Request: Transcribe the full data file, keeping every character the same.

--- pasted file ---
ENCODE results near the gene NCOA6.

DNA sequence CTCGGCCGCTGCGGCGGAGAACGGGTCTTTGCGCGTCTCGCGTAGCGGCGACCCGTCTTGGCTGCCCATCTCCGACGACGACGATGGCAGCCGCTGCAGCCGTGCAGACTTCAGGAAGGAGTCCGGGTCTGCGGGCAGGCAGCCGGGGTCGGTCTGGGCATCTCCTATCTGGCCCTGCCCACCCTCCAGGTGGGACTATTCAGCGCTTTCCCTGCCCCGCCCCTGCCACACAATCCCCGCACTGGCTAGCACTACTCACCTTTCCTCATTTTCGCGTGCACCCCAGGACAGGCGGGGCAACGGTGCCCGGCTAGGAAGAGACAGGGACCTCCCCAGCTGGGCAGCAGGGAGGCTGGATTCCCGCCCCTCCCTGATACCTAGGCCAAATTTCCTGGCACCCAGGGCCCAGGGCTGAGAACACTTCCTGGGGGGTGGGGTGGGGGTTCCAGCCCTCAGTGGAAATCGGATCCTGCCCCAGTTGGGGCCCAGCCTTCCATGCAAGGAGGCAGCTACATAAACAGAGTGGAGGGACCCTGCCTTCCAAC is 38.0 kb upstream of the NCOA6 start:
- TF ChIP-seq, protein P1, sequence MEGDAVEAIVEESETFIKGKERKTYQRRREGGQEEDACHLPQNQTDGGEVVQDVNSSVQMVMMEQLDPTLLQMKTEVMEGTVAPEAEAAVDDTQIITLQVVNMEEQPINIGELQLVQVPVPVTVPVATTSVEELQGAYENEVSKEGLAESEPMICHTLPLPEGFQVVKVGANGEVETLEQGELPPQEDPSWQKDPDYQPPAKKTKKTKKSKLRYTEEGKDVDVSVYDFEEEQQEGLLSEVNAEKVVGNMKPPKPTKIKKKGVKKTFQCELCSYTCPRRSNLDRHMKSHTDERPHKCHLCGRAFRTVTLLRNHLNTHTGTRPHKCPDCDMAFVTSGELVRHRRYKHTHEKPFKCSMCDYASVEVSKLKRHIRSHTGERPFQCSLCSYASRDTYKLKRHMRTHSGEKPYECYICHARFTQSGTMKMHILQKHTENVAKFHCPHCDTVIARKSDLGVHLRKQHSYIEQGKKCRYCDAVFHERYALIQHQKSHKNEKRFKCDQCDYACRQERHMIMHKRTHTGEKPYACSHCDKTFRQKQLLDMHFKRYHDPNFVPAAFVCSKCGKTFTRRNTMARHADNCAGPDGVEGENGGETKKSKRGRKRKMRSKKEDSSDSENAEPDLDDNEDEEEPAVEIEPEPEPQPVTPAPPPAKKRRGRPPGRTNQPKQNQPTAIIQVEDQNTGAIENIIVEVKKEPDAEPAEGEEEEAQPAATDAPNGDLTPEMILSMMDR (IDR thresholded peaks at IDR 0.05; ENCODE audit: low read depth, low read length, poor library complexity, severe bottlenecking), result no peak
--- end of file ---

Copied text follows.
ENCODE results near the gene NCOA6.

DNA sequence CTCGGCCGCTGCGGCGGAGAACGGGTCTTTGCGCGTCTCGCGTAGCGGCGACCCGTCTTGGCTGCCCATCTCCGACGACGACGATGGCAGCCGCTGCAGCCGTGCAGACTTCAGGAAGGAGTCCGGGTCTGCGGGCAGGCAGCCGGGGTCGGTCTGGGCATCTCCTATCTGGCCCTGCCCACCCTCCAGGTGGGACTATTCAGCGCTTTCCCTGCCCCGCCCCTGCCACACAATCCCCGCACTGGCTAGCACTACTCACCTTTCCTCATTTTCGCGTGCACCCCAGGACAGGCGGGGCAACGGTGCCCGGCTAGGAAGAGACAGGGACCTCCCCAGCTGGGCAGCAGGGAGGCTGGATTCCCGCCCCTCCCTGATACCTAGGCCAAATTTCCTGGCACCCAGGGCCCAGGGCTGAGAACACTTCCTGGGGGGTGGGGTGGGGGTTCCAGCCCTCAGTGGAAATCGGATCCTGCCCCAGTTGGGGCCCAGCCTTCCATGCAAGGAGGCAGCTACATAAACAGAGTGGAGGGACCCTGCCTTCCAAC is 38.0 kb upstream of the NCOA6 start:
- TF ChIP-seq, protein P1, sequence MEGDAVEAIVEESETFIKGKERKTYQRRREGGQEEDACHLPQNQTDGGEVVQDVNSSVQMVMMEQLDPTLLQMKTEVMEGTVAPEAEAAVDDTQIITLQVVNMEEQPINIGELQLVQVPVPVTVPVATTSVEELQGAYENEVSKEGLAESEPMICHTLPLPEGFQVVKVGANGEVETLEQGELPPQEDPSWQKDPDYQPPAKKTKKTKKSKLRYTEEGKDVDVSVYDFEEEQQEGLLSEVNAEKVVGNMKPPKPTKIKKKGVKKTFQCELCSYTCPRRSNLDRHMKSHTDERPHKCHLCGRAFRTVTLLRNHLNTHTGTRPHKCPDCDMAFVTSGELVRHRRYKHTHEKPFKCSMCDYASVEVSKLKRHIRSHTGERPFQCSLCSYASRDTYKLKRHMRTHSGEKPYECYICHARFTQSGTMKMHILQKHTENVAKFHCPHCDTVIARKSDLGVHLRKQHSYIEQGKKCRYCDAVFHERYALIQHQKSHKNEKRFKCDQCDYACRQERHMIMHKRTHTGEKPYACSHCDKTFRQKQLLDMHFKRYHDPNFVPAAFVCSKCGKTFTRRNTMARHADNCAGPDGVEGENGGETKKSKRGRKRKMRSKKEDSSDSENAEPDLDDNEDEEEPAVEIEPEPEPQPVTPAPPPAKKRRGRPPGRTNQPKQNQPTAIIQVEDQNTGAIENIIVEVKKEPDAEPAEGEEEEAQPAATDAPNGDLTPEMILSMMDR (IDR thresholded peaks at IDR 0.05; ENCODE audit: low read depth, low read length, poor library complexity, severe bottlenecking), result no peak